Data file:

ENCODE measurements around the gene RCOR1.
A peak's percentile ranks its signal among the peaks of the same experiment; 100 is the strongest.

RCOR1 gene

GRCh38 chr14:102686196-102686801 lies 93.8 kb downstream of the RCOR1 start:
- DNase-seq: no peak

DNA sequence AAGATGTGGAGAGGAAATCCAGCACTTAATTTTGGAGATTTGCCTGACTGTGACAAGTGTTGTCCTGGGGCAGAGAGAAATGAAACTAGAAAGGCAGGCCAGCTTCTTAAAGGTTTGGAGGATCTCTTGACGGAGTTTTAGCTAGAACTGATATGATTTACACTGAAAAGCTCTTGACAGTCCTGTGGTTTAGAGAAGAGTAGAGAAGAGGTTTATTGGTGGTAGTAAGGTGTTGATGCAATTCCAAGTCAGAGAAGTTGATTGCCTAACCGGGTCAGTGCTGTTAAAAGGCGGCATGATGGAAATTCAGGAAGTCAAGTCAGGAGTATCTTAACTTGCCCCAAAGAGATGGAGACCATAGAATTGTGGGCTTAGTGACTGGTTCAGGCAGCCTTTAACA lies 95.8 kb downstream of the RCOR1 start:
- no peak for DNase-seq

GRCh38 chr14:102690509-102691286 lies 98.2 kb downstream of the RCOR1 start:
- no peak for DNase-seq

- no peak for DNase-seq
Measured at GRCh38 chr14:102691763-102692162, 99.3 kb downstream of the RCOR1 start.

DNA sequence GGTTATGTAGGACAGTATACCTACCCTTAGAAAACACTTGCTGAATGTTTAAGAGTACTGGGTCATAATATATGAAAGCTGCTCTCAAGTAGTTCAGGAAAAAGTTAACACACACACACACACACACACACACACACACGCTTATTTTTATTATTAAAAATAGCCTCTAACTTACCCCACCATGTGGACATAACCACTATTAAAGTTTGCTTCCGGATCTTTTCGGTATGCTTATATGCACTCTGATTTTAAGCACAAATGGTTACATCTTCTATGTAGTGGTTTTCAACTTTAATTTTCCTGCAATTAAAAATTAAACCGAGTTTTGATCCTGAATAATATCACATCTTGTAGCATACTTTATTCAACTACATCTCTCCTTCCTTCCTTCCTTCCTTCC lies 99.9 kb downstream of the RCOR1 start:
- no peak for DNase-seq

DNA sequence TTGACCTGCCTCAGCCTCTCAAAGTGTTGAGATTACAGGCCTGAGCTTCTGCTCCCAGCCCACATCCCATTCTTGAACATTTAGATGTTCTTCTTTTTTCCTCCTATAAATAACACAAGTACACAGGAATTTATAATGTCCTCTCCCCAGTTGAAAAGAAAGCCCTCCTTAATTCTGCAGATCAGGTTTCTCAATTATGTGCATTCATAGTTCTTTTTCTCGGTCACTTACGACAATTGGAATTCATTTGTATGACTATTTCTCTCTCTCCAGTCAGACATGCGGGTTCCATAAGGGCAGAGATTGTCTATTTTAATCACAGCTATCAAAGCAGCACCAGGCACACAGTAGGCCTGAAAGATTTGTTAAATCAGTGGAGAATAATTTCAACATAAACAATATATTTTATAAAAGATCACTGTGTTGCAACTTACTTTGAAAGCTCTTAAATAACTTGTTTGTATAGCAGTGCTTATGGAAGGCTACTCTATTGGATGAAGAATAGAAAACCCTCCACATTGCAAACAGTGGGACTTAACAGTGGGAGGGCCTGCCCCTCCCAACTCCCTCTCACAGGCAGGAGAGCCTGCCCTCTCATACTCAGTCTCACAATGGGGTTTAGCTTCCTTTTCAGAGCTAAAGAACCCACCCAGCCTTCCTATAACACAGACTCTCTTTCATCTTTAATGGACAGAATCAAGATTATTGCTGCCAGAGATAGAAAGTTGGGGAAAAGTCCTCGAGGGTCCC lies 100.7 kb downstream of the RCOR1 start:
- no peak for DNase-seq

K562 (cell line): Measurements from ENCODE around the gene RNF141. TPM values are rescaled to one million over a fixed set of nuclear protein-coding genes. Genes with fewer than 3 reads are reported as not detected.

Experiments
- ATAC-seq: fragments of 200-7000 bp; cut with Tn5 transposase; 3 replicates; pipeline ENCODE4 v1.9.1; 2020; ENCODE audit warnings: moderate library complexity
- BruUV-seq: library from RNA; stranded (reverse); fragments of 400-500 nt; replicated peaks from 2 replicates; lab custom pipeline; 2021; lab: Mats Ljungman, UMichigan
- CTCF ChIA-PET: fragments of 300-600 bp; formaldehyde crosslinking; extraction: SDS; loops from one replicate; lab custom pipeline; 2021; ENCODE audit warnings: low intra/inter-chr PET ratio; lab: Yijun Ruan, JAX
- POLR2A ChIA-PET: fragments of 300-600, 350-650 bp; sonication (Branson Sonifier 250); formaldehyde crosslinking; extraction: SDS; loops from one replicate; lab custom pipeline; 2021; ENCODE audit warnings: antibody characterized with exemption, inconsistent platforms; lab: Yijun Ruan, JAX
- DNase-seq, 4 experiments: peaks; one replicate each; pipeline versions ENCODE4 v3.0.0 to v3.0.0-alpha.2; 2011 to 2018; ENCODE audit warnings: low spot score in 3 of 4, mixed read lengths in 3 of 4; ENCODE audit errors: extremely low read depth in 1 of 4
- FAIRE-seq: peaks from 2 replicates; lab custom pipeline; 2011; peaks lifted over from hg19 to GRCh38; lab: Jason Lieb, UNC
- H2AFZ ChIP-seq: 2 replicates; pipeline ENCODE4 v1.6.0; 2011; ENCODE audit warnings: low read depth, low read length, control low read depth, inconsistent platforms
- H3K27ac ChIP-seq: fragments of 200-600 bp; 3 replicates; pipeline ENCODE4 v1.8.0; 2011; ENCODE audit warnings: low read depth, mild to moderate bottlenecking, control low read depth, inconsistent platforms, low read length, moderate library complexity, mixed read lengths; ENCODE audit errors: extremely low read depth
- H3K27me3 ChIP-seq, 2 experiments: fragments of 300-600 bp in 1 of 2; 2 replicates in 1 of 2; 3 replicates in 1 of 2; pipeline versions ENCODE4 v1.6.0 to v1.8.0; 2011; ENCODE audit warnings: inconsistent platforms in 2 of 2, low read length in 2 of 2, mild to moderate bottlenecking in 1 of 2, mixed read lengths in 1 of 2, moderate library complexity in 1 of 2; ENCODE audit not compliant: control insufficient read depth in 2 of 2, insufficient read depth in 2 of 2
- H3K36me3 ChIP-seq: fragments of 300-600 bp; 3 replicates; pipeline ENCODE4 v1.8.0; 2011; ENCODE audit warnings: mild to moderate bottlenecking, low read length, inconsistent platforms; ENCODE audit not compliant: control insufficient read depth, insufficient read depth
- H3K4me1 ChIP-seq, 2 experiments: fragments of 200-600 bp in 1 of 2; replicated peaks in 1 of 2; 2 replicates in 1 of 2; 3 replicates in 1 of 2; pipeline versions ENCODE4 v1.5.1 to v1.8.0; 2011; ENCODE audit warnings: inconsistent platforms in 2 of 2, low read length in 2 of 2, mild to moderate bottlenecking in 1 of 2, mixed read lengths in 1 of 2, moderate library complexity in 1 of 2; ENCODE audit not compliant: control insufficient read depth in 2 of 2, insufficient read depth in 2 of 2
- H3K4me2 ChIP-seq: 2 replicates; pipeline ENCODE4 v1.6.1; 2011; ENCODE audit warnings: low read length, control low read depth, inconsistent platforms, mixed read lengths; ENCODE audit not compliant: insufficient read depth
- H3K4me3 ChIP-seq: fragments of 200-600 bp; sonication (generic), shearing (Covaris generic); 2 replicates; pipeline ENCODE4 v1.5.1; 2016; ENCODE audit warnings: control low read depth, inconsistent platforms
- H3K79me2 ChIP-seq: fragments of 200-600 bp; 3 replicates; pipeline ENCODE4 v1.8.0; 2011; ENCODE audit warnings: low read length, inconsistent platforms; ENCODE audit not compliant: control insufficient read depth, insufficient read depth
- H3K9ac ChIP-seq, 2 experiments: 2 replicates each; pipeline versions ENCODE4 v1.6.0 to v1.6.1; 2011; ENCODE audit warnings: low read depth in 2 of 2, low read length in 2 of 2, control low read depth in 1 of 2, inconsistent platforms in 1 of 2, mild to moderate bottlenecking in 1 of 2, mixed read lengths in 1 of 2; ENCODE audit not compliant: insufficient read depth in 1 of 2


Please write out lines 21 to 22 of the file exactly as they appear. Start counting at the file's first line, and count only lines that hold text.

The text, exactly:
- POLR2A ChIA-PET: fragments of 300-600, 350-650 bp; sonication (Branson Sonifier 250); formaldehyde crosslinking; extraction: SDS; loops from one replicate; lab custom pipeline; 2021; ENCODE audit warnings: antibody characterized with exemption, inconsistent platforms; lab: Yijun Ruan, JAX
- DNase-seq, 4 experiments: peaks; one replicate each; pipeline versions ENCODE4 v3.0.0 to v3.0.0-alpha.2; 2011 to 2018; ENCODE audit warnings: low spot score in 3 of 4, mixed read lengths in 3 of 4; ENCODE audit errors: extremely low read depth in 1 of 4